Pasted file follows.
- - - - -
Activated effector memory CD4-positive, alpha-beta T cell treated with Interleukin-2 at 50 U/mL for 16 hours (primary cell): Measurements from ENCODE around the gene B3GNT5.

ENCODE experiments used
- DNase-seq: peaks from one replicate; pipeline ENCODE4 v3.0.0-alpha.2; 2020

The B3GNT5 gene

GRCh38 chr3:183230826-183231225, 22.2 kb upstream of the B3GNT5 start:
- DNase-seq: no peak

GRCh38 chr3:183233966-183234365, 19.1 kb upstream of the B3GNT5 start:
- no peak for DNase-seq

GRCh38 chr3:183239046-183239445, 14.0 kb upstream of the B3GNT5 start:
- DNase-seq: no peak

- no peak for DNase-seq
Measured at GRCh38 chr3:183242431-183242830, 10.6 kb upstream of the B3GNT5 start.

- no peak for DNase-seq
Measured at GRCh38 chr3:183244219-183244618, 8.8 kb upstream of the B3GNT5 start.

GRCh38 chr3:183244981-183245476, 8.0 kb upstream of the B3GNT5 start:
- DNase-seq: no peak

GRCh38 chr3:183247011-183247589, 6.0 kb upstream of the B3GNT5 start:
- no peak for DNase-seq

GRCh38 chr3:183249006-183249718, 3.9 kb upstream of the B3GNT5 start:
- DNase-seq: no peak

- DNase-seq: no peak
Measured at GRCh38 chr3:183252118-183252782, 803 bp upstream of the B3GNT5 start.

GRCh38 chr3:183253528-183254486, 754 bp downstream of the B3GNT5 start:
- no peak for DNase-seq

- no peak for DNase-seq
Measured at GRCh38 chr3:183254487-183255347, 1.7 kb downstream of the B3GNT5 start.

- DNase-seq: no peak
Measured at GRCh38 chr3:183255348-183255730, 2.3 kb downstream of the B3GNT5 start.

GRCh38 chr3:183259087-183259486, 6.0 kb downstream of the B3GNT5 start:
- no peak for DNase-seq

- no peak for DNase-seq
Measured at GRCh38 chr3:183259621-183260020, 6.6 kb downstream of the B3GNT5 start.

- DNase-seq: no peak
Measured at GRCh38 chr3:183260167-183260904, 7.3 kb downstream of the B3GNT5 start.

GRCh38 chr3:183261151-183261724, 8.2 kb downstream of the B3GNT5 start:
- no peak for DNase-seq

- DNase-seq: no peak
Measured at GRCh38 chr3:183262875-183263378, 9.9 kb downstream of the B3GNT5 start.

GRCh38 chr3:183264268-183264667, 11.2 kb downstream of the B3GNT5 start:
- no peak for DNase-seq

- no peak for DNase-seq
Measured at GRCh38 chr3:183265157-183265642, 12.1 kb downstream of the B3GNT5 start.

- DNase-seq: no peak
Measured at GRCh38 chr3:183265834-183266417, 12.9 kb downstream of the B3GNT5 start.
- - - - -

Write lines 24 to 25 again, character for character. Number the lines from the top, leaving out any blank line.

- no peak for DNase-seq

- no peak for DNase-seq